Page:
Event

Mar 14, 2023
Debating “Scientific Warfare” in Republican China

In the 1930s and 40s, modernizing elites in China demanded to “scientize” (hexuehua 科學化) Chinese society in every regard, which included a science-based education in schools, policies against superstition, the funding of research, and the promotion of hygiene and biomedicine. This discourse also affected the military sphere and, together with similar debates in Europe, produced the notion that future wars would be “scientific wars” (kexue zhanzheng 科學戰爭). The ubiquitous term (which can also be translated as “scientific warfare”) usually referred to the application of natural and life sciences for military purposes and the use of scientific knowledge to create and improve military technology. It appeared in the context of tanks and military aviation, chemical and biological weapons, or futuristic visions about remotely controlled drones, death rays, highly contagious germs, or other science fantasies. This paper explores the role attributed to scientific research in the military and for conducting warfare, and how the idea of “scientific warfare” concerned the participation of scientists in military affairs in China during the Republican era (1927-1949). It shows how the link between science, war and the military prior, during, and shortly after the Second World War had a strong effect on the general view and acceptance of science in China. 

Biography

Nicolas Schillinger is a cultural historian, specializing in the history of science and the history of masculinity in nineteenth and twentieth century China. He is currently a postdoctoral member of the research group “Sinology – Algorithms, Prognostics, Statistics” (Sin-aps) at the University of Erlangen-Nuremberg, working on a book project tentatively entitled Scientizing an Army–Military Medicine and Life Sciences in Republican China. Nicolas received his Ph.D. from Heidelberg University, where he was a member of the Cluster Asia and Europe in a Global Context. Prior to joining the University of Erlangen-Nuremberg, he was a visiting professor at Free University of Berlin. His research and teaching interests also include the history of the Qing dynasty, Republican China, China during the Cold War, the body, medicine, graphic novels, and the military. His first book, The Body and Military Masculinity in Late Qing and Early Republican China: The Art of Governing Soldiers, deals with military reforms and its cultural, social, and political consequences as well as the transformation of masculinity concepts in China between 1895 and 1916. 

Address
Boltzmannstraße 22, 14195 Berlin, Germany
Room
Main Conference Room & Online
Contact and Registration

The Institute's Colloquium series Science Diplomacy and Science in Times of War will take place in person at the MPIWG and online, and is open to all. Academics, students, and members of the public are all welcome to attend, listen, and participate in discussion. Registration details will be posted here in advance of the event.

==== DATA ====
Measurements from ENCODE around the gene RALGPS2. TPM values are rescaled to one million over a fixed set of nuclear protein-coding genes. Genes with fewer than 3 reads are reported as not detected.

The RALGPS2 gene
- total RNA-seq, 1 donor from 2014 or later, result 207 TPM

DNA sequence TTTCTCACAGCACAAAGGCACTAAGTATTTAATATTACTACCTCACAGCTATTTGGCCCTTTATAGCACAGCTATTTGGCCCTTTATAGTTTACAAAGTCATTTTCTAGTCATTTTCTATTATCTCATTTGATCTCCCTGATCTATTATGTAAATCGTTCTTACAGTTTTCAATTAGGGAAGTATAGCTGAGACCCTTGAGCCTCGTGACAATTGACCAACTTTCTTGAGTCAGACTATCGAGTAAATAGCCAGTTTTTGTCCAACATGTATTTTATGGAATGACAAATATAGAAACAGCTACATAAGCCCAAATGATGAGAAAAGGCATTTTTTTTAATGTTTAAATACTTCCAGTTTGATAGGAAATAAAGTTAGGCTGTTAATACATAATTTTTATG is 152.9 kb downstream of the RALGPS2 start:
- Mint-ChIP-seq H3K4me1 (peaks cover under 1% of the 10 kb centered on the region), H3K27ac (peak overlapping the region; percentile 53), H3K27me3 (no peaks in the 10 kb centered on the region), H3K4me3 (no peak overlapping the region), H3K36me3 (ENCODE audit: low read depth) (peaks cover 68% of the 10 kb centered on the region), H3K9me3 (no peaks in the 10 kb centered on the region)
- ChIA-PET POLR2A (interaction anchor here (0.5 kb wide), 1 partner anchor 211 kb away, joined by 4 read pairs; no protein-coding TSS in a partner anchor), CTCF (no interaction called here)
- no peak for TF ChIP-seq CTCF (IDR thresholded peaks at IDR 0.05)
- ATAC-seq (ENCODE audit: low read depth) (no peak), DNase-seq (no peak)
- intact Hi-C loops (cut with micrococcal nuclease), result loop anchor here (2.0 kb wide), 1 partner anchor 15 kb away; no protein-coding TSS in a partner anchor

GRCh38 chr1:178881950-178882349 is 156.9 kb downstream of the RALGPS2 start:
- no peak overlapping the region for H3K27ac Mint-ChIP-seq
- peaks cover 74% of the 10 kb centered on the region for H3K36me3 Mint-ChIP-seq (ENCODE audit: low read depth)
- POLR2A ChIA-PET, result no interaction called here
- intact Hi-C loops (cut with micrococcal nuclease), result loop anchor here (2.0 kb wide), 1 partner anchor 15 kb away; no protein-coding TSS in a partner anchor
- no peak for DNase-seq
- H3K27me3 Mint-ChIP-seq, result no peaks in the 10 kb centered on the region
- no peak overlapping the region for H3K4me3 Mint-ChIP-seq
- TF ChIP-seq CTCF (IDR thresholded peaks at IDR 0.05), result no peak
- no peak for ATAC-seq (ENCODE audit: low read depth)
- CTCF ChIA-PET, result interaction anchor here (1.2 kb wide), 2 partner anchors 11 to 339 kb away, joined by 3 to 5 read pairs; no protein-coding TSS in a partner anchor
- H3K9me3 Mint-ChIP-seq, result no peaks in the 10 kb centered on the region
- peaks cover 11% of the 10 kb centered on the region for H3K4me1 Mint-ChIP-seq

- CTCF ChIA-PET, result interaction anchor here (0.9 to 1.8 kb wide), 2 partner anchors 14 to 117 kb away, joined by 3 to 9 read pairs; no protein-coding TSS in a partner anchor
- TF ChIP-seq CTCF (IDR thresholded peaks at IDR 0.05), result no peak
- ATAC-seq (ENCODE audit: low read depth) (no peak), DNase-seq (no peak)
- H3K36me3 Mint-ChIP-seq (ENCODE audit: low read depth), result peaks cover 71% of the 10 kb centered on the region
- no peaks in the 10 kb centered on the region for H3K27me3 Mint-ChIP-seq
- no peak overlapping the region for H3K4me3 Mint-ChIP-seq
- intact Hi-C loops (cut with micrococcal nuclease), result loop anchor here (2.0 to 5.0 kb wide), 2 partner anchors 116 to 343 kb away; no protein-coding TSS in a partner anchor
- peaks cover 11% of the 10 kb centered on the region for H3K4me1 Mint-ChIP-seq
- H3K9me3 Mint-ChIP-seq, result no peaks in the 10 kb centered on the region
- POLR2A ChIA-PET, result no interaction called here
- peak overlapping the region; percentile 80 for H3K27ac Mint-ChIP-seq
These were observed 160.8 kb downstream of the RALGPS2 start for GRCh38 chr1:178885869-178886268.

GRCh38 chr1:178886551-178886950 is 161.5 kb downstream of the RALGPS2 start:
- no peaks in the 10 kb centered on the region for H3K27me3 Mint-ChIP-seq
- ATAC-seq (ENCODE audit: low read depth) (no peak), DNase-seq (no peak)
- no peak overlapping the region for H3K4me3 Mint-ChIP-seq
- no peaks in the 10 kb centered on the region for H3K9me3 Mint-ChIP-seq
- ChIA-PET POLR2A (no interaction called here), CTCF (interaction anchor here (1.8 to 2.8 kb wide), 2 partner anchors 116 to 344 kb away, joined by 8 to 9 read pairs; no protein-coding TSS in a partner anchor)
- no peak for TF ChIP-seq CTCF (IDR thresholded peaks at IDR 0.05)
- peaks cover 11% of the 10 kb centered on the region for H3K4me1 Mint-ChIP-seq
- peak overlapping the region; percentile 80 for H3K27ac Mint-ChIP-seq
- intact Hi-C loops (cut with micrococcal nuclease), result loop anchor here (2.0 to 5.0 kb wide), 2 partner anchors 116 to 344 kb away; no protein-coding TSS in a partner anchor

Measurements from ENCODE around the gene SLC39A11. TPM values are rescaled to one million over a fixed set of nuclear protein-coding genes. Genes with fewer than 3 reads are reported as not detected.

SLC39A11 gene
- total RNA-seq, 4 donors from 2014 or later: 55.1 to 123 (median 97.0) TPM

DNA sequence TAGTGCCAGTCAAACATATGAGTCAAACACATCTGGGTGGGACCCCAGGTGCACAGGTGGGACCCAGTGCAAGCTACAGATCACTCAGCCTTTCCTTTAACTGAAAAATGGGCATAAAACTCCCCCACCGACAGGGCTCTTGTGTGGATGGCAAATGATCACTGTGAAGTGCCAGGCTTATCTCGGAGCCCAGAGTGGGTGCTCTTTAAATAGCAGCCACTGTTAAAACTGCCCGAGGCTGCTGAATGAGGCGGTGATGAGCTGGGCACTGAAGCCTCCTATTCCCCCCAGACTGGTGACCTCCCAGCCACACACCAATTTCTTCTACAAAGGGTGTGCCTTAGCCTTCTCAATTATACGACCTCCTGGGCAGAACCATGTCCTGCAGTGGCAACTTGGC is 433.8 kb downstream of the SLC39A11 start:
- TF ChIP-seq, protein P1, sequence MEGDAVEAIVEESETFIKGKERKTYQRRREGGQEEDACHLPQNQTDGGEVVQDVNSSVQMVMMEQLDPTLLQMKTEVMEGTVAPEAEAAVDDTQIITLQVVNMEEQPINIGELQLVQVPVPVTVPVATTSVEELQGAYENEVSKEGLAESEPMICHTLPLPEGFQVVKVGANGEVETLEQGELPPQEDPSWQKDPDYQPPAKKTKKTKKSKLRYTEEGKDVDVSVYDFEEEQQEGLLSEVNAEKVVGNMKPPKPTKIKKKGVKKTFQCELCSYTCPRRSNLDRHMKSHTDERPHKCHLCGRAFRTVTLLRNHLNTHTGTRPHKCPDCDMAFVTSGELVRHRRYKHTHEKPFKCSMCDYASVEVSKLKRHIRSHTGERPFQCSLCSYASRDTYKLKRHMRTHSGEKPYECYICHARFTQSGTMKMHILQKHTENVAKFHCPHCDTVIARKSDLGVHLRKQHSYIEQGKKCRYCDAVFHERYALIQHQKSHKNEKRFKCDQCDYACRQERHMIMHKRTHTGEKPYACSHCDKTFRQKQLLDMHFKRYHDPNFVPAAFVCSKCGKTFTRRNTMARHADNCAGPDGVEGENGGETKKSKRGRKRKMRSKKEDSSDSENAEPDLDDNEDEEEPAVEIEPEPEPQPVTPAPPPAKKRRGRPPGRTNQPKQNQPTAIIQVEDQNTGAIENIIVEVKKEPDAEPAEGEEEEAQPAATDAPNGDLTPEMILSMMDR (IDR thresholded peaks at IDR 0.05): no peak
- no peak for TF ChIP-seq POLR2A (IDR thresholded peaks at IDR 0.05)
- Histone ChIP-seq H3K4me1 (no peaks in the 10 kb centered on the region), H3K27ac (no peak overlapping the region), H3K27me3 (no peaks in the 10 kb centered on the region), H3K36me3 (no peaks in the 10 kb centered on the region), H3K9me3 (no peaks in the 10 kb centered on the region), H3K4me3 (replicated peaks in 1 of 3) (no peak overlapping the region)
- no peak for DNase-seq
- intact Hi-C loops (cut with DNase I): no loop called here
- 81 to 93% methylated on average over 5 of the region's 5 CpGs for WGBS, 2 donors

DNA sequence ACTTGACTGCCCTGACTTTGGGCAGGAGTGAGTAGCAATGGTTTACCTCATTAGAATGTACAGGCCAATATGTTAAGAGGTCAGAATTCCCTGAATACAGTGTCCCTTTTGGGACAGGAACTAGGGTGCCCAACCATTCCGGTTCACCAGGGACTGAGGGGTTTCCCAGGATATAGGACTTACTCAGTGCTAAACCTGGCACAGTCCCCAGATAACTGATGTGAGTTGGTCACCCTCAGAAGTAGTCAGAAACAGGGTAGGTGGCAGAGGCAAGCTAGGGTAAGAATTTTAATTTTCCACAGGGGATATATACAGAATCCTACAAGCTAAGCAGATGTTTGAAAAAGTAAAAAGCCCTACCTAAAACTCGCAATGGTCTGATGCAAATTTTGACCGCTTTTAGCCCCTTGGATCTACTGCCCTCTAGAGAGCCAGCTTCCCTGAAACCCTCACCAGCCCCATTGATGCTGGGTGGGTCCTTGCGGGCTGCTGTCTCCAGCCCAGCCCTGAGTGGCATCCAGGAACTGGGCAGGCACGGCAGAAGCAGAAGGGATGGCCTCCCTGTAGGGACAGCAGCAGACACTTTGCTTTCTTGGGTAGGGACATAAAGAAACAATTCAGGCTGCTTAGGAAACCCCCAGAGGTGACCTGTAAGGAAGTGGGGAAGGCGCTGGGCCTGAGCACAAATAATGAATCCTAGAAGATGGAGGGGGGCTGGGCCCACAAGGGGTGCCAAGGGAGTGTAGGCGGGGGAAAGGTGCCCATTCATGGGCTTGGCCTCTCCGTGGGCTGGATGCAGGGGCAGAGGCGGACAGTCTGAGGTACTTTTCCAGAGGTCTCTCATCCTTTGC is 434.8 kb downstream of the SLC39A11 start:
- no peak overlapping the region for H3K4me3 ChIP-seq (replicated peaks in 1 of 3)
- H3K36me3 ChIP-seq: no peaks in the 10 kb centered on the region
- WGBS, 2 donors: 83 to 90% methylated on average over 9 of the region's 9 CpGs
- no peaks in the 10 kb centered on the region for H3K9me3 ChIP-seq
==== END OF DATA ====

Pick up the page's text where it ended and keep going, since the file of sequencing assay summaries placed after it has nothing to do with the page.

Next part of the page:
2023-03-14T14:00:00SAVE IN I-CAL 2023-03-14 14:00:00 2023-03-14 15:30:00 Debating “Scientific Warfare” in Republican China In the 1930s and 40s, modernizing elites in China demanded to “scientize” (hexuehua 科學化) Chinese society in every regard, which included a science-based education in schools, policies against superstition, the funding of research, and the promotion of hygiene and biomedicine. This discourse also affected the military sphere and, together with similar debates in Europe, produced the notion that future wars would be “scientific wars” (kexue zhanzheng 科學戰爭). The ubiquitous term (which can also be translated as “scientific warfare”) usually referred to the application of natural and life sciences for military purposes and the use of scientific knowledge to create and improve military technology. It appeared in the context of tanks and military aviation, chemical and biological weapons, or futuristic visions about remotely controlled drones, death rays, highly contagious germs, or other science fantasies. This paper explores the role attributed to scientific research in the military and for conducting warfare, and how the idea of “scientific warfare” concerned the participation of scientists in military affairs in China during the Republican era (1927-1949). It shows how the link between science, war and the military prior, during, and shortly after the Second World War had a strong effect on the general view and acceptance of science in China.  Biography Nicolas Schillinger is a cultural historian, specializing in the history of science and the history of masculinity in nineteenth and twentieth century China. He is currently a postdoctoral member of the research group “Sinology – Algorithms, Prognostics, Statistics” (Sin-aps) at the University of Erlangen-Nuremberg, working on a book project tentatively entitled Scientizing an Army–Military Medicine and Life Sciences in Republican China. Nicolas received his Ph.D. from Heidelberg University, where he was a member of the Cluster Asia and Europe in a Global Context. Prior to joining the University of Erlangen-Nuremberg, he was a visiting professor at Free University of Berlin. His research and teaching interests also include the history of the Qing dynasty, Republican China, China during the Cold War, the body, medicine, graphic novels, and the military. His first book, The Body and Military Masculinity in Late Qing and Early Republican China: The Art of Governing Soldiers, deals with military reforms and its cultural, social, and political consequences as well as the transformation of masculinity concepts in China between 1895 and 1916.  Boltzmannstraße 22, 14195 Berlin, Germany Main Conference Room & Online Dora Vargha Dora Vargha Europe/Berlin public